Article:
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Academics Devise New Speculative Execution Attack Against Apple M1 Chips

A group of academic researchers has devised a new hardware attack that bypasses pointer authentication protections on Apple’s M1 processor.

Pointer authentication (PA) is a mechanism to prevent the modification of pointers in memory using a cryptographic hash, or pointer authentication code (PAC). With the integrity of a pointer verified against the PAC, a crash is triggered if the values do not match.

First introduced by ARM in 2017 and adopted by Apple in 2018, pointer authentication basically requires the attacker to guess the PAC of a pointer after modification to prevent triggering a crash when modifying code in memory.

Dubbed PACMAN, a new attack technique devised by a group of researchers at the Massachusetts Institute of Technology’s (MIT) Computer Science and Artificial Intelligence Laboratory (CSAIL) uses micro-architectural side-channels to leak PAC verification results and bypass PA without triggering a crash.

“[W]e propose the PACMAN attack, which extends speculative execution attacks to bypass Pointer Authentication by constructing a PAC oracle. Given a pointer in a victim execution context, a PAC oracle can be used to precisely distinguish between a correct PAC and an incorrect one without causing any crashes,” the researchers note in a paper.

Essentially, PACMAN relies on guessing the PAC by trying multiple possible values, and uses a pointer verification operation and a micro-architectural side channel to transmit the verification result.

“If a correct PAC is guessed, the transmission operation will speculatively access a valid pointer, resulting in observable micro-architectural side effects. Otherwise, the transmission step will cause a speculative exception due to accessing an invalid pointer,” the researchers say.

Because both operations are executed on a mis-speculated path, the operations won’t trigger “architecture-visible events,” such as crashes.

The attack was performed on Apple’s M1 processor, but the researchers believe that it may be applicable to future ARM processors as well. They also note that the attack impacts all processors that rely on PA, which is currently being adopted by numerous chip makers.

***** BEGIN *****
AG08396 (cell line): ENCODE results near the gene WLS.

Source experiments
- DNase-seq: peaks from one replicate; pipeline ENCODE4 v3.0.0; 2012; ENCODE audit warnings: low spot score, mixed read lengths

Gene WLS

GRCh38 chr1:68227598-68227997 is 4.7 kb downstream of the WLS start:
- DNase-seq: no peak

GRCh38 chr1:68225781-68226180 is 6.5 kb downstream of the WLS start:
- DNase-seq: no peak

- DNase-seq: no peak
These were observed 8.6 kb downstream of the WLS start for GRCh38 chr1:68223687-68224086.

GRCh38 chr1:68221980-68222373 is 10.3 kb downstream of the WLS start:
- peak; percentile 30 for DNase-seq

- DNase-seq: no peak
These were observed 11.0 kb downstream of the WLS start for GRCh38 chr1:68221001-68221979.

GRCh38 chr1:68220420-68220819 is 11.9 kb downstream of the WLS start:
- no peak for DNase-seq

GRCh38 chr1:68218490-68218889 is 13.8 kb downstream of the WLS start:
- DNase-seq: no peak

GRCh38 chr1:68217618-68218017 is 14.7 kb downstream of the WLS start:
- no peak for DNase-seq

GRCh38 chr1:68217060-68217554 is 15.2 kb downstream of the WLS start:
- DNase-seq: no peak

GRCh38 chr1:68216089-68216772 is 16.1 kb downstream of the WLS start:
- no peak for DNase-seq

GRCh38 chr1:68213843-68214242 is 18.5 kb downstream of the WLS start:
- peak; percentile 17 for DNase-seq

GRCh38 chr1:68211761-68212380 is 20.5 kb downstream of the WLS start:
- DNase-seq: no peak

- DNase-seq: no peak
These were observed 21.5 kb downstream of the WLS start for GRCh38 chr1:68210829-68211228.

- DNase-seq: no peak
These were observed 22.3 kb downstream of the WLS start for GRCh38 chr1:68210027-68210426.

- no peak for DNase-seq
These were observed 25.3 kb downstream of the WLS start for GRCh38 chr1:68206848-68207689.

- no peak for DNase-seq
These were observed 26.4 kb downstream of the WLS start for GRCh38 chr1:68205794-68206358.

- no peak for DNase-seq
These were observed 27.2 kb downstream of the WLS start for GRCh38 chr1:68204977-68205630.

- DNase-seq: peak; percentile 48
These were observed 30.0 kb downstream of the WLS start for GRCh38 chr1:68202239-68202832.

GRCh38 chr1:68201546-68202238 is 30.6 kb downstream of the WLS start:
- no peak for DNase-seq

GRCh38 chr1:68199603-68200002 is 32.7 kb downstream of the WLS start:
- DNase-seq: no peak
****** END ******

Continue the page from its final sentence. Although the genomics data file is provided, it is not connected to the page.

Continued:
“Since our attack breaks Pointer Authentication, our work calls for re-evaluating the security properties of those extended designs under a broader threat model involving speculative execution attacks,” the academics note.

The researchers also provide multiple proof-of-concept (PoC) demonstrations, including one that targets the operating system’s kernel and which could essentially compromise the entire system. Furthermore, the academics explain that they performed all of their experiments over the network.

The exploited vulnerabilities are at the hardware level and the researchers note that they cannot be addressed with software features. However, they also note that the PACMAN attack on itself cannot compromise a system, as it requires a software bug – such as a memory read/write – to bypass PA.

Apple was informed of the new attack technique last year. SecurityWeek has emailed the tech giant for a comment on PACMAN but has yet to receive a reply.

UPDATE: Apple has provided the following statement:

“We want to thank the researchers for their collaboration as this proof of concept advances our understanding of these techniques. Based on our analysis as well as the details shared with us by the researchers, we have concluded this issue does not pose an immediate risk to our users and is insufficient to bypass operating system security protections on its own.”

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